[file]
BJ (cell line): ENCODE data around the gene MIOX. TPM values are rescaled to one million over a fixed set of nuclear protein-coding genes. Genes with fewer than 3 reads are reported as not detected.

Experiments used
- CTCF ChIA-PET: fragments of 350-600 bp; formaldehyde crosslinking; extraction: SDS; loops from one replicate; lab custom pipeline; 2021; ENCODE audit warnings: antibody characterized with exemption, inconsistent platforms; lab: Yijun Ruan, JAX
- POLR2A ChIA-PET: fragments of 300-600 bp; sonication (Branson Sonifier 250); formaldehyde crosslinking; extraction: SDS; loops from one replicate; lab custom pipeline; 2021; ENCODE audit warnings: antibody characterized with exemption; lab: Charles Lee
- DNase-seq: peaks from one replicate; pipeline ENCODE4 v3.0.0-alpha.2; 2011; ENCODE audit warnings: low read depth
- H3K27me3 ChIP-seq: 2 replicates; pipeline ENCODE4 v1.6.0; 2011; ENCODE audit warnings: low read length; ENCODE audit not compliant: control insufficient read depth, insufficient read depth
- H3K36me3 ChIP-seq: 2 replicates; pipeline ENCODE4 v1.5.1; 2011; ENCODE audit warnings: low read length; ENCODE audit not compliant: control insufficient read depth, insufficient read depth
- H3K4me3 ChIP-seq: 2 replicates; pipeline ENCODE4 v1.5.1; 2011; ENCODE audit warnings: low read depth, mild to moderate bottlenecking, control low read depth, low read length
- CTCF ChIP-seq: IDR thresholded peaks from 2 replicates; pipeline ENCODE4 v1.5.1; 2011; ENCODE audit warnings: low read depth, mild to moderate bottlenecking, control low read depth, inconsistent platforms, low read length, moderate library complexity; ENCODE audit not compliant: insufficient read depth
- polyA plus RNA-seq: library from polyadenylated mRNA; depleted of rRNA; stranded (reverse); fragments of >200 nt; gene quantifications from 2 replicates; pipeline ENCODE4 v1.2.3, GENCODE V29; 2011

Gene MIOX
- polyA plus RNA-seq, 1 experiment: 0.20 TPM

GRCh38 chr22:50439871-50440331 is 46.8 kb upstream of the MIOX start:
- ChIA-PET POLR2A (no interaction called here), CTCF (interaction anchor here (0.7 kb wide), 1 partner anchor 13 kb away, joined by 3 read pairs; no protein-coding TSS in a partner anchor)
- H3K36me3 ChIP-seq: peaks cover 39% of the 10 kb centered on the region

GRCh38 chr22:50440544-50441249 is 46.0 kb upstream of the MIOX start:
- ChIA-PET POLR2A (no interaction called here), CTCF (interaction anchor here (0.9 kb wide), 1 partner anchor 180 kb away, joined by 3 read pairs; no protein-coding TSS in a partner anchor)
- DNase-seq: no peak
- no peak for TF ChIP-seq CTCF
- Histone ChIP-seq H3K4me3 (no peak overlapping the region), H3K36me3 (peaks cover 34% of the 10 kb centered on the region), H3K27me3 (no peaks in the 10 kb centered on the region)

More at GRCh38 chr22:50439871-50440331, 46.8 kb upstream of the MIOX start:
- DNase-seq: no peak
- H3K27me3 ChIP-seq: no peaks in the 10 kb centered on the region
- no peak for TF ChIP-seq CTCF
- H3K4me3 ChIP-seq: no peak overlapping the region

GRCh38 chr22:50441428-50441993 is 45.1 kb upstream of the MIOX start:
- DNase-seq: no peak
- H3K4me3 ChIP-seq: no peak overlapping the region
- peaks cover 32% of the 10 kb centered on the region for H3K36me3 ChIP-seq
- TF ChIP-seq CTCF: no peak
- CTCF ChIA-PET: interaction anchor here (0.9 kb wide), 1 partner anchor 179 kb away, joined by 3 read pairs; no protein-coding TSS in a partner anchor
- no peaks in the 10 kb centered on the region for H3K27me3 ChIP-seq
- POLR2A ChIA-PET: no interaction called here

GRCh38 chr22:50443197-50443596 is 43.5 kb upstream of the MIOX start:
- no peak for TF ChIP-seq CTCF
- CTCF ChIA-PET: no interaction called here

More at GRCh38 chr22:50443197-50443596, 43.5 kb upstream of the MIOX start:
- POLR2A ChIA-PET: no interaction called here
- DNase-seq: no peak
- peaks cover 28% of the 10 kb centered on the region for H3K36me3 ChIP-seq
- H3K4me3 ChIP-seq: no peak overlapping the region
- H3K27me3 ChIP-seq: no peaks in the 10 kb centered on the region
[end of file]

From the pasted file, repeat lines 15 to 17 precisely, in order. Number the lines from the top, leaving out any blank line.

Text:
- H3K36me3 ChIP-seq: peaks cover 39% of the 10 kb centered on the region

GRCh38 chr22:50440544-50441249 is 46.0 kb upstream of the MIOX start:
- ChIA-PET POLR2A (no interaction called here), CTCF (interaction anchor here (0.9 kb wide), 1 partner anchor 180 kb away, joined by 3 read pairs; no protein-coding TSS in a partner anchor)